6. Communication

   The leader need to communicate effectively by being constantly aware of the seven rules of communication, and making them second nature to himself. The ability to communicate through speech and writing is the leader’s most valuable asset.

  • He must create understanding-not just repeat words
  •  Select the right communication goal. What do you want to achieve?
  • Break the preoccupation barrier. What are the people’s concerns and desires? What will attract their attention? How do yo tailor what you say or write to attract their attention?
  • Make references to the audience’s experience. Be aware of the changes in their lives, situations. Know your people. Be sensitive to their being hostile, tired, enthusiastic, agreeable, etc.
  • Use re-statements, exposition, comparisons, general illustrations, specific instances or testimonies to support your assertions. Use what will work best in your particular situation
  • Motivate action by an appeal to desire. You want action, you want change, why not appeal to the dominant desire of the particular audience.

Constantly evaluate your communication based on the feedback you receive from your audience

 8 Investment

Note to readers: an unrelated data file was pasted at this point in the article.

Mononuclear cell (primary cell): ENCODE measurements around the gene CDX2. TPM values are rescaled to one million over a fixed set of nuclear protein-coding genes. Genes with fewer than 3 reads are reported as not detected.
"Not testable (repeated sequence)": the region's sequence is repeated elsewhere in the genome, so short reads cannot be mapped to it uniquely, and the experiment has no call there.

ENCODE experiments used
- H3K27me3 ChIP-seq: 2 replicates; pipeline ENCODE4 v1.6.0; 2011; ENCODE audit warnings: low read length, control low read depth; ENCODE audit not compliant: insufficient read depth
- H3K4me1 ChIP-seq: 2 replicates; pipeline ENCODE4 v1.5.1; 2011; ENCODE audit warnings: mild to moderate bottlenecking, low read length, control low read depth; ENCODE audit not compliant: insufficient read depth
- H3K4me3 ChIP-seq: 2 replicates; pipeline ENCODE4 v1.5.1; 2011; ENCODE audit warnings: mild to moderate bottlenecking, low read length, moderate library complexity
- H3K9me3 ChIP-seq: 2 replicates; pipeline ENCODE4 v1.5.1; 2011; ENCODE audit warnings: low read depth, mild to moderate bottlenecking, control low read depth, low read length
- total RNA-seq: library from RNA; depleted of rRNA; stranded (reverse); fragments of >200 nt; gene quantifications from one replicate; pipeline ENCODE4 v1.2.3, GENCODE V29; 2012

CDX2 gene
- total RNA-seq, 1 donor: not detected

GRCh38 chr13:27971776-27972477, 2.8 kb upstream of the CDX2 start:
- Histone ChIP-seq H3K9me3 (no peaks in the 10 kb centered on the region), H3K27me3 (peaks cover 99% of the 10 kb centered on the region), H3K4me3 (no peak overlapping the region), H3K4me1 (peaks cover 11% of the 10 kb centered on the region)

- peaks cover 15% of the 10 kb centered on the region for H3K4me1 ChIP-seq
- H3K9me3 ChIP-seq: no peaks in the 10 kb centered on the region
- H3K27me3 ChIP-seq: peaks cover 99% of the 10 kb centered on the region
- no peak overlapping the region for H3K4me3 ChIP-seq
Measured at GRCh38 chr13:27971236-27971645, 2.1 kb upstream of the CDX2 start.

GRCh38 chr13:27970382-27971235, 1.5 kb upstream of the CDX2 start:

If you invest or give something you will receive it back many times. If you invest friendship you will have friends. If you invest love, you will be loved. If you respect others, you will be respected. If you invest money, you will receive it back many times over. Plan your principle of investment to maximise its benefit to your group.


The greatest opportunities are cleverly disguised as insurmountable problems. Turn blunders into benefits, and handle mistakes wit wisdom

10. Energy

The leader who demonstrates energy and enthusiasm will gain the acceptance and confidence of others. Energy conveys the idea of authority, of excitement, of purposeful activity, and of success, and people want to be identified with these things. Your energy is demonstrated through physical vitality, mental alertness, hard work, attention to details. Build up your energy level and eliminate negative emotions. Maintain a close fellowship with God

11.Staying Power

   Difficulties do exist. You will have problems and discouragement, but God wants you to persevere in following the vision He has given you. The principle of staying power says, the difficulties can be overcome. Sometimes God’s answer is that He will not remove the problem from you, like Job or Paul’s experience. But His grace will always be sufficient.

12.Authority (We dealt with this earlier on page 3)

   The principle of authority demands awareness. You must be aware of what you are doing and why. Joseph ordered Austerity measure in Egypt for seven yeas before the famine.(Genesis 41:37). He must have angered many powerful Egyptians, but his superior authority and firm leadership saved the masses from hunger and famine. He was aware of the internal as well as the external authorities. His internal authority was backed by his personality, his charisma, his self esteem, self confidence, and the strong conviction that what he was doing was in the overall interest of the people. His authority was not buoyed by education or coercion, but the people’s realisation that they were going to be the beneficiaries of his pursuit of excellence.